Can you talk about picking some of the mutants? At one point, they said you were going to have Stacy X, the hooker mutant, which might have been a joke… So let's get this straight, please, cause it’s so ridiculous. Making this movie is a strictly confidential process. We can’t let people… because there are so many people wanting to get this information, there’s so much that is made-up. I literally went through the Mutant Encyclopedia, the X-Men Encyclopedia, and just went like this… turn the page and went BOOM! (sticks finger down on page).. Stacy X, because we couldn’t tell them who they were auditioning for. And we had the writers write sides for a character that wasn’t in the movie, but then all of a sudden, I’m in the paper saying that I’m putting whores in the movie. (laughter) You brought in Bill Duke, was that your choice? Yeah of course. Why change his character [Bolivar Trask, creator of the Sentinels] from the comic book more than with anyone else? Was there a reason for that? Yeah, because it has to service our story, I mean, this is not a comic book.. this is a comic book movie, but the comic book is not the script and if you see what Bryan Singer did, if they followed the comic book, Wolverine would look more like me, a short stocky RRRR bulldog, you know? So you have to interpret the comic and work for the cinematic world and Bill Duke’s character. I didn’t want the government to be villainous. I didn’t want them to be a cliché, which was in the other movies but is what worked, but I didn’t want to do it again. I didn’t want the bad guy, the villain is somehow the Cure, even though you could see both sides of the cure. So I didn’t want it to be about the government, I wanted it to be about this cure. The President wasn’t quite Bush, but he wasn’t quite Clinton. I was kind of like trying to find a middle ground. I didn’t want the villainous Trask in the comics to be a villain, a bad guy. Was there anyone else you brought in besides Duke? Yeah, a lot of the actors. Ellen Page, Ben Foster, I mean all the new characters. How did you pick the mutants though, particularly the new characters with new powers? I just went through the comics and the materials and thought “this is cool”..they’re what I thought was cool. Callisto and the sidekicks of Magneto, whoever I thought was a cool sidekick and I just wanted to go in and put some color into it. It’s a multi-racial comic and I wanted to put some color to it. Halle Berry was the only person of color in the last few movies, so I wanted to bring some flavor, as they say. But it seemed like a lot of them were actually created like the spikey guy, the Asian character.. They were inspired by the comics. I took… for instance, Spike started as Kid Omega, but there was another character. I found one character that I liked and then I took the powers. For instance, Callisto has the power of another character who moves fast and has the telepathy thing. The girl from the wall looks like Psylocke but she has the power of one of the other characters. So I mixed and matched powers to service the story. Instead of having ten more actors in the movie, I just said, “You’re going to have these three powers.” The actors mentioned that you shot a lot, huge coverage… That what makes it rich and makes it feel like a movie, instead of a TV show. How does this affect your editing process? Do you pre-edit while you’re shooting? Oh, yeah.. I’ll be done with a scene two days after I shot it. You have to because visual effects have to start months and months and months before. My editor has cut every one of my films so he knows how I shoot. It’s just like dropping it in..the guy just knows what I’m going for, he gets it. He knows me like the back of my hand.

So what was the biggest scene you shot to fit your own sense… that’s different from the previous two films? What will people who know your work as a director see as distinctively something of yours? I don’t think it’s a shot. I don’t think it’s something like Spike Lee with the shot of the guy floating down the street. (laughter) I think it’s more of an energy. If you watch the other movies and you watch this movie, I think this movie has a pace that’s my kind of ADD frenetic… I get bored very easily so… next scene, next scene, next scene, keep it moving, keep it moving, keep it moving… I mean, did you fall asleep at all in the film or no? A few times? You mentioned trying to be really top secret about the things going on. Does it bother you as a director when certain elements leaked online? Cause they weren’t right. Were they right? Did you go back and look at it? Do you follow what’s online like at Ain’t It Cool News, SuperHeroHype or JoBlo.com? I don’t actually. Now, I do. I love them now, but when I was doing the movie, I wasn’t really worrying about it because there was so much negativity and I was trying to stay focused and stay positive, and when I took the movie, Bryan gave me incredible advice, he said, “Whatever you do, don’t read the stuff on the internet about you.” I said, “Why is that?” He said, “Because they wrote the exact same stuff about me when I did the [first] movie, so just do your own version of the movie and don’t worry about it.” So how do you feel about the negativity? Do you consider it another challenge? Do you say that you’re just going to do the best you can to prove them wrong? I just followed Bryan’s advice. I didn’t really pay attention to it. I know it’s out there. What was the most difficult scene to shoot in the script, anything you didn’t know how you were going to do it? Oh, how am I going to do it? The whole third act! The bridge sequence really, is so complex. You can’t even imagine. If you dissected that and broke it down, it’s crazy. How many cameras did you use on that? 27. No, I’m kidding. (laughter) It wasn’t just cameras. It was just elements. It was miniatures. We built a four-lane bridge in Vancouver, a quarter mile long just to shoot some of the action. It was unbelievable! Then we shot the real bridge in San Francisco, then we did a scale model of it, then we extended it with CGI, then we had real people, fake people, cars, fake cars, then we did… how much time was spent on shooting it? We started shooting it the day we started shooting the movie. That thing was just a monster.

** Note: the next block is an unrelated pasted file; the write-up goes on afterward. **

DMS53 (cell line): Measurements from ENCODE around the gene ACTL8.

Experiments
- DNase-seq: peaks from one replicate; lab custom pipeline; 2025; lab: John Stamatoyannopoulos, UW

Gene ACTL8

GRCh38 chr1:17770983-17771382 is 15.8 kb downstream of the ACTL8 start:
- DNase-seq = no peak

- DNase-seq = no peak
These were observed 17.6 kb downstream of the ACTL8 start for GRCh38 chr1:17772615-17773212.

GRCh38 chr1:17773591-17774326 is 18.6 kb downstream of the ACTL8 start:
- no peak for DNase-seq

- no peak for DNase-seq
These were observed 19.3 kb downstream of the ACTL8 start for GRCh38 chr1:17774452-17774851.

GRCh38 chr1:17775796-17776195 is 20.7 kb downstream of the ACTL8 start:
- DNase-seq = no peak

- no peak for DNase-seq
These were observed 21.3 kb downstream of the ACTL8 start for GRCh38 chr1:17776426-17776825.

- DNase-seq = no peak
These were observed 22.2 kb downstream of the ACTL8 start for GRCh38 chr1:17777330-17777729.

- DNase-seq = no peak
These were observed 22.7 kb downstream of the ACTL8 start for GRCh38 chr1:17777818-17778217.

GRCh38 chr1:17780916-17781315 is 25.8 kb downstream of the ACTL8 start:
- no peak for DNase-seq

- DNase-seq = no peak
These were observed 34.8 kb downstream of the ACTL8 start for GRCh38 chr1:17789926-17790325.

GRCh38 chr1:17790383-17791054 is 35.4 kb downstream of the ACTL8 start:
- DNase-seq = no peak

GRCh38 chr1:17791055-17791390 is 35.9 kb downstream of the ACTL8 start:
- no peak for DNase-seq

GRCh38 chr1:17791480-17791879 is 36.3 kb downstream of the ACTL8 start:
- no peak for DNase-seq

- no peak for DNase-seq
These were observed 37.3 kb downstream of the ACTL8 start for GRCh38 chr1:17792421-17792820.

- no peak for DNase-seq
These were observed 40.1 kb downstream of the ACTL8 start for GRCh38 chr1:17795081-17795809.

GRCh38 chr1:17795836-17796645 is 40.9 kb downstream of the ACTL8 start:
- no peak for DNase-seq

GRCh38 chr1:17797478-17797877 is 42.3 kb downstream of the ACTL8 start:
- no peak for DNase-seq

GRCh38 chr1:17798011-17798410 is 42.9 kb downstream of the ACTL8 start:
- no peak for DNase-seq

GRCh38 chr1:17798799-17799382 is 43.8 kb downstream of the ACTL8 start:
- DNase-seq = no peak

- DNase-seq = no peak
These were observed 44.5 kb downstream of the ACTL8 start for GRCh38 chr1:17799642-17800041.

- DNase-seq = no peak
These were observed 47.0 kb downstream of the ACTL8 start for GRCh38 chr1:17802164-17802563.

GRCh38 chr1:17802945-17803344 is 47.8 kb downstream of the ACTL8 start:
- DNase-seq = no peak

WARNING: SPOILERS AHEAD The after credit sequence in this film… is that something that was in the script? Do you know the whole time that you want to put that after t he credits? Yeah, the studio didn’t even know I did it until.. I didn’t even put it on the schedule. I shot in between set-ups, just went over there and shot it, and then I showed it to the studio and they went “Oh My God, we love that!” because it keeps Xavier. Look, in the last one, Jean Grey died and then I saw her on the first day of shooting X3, so nobody dies in these movies? What the hell are they talking about? END SPOILERS Before you leave, can you talk about RUSH HOUR? No, I can’t. Yes, I can. (laughter) At what stage are you? We’re going to start shooting August 16th in New York and Paris, we’re going to start shooting in Paris The last one ended as if they’re going to go to New York. this one starts in New York and then goes to Paris. Are there any new additions to the cast you can mention? Well, I’ll tell you who I want, who I’m going after. I want… who can I say? I want Yao Ming to be in it? The basketball player. I want to recreate this fight sequence from the Bruce Lee movie where he fights Kareem Abdul Jabar, but I want to do the reverse and have Chris Tucker fight Yao Ming. I would love that to happen. I want whatsername? Aishwarya Rai to be in the movie, I’d love her to be in the movie. I’d love Gong Li to be in the movie. There’s some people that I want, I don’t know if I’m going to get them. Do you think Tony Jaa… Tony Jaa, I want too… I love him. X-MEN movies usually do pretty well so I’m sure you’re signed onto the next project. Have you started thinking about it? No, not until they pay me, I don’t think about anything until I get the check.
Source: JoBlo.com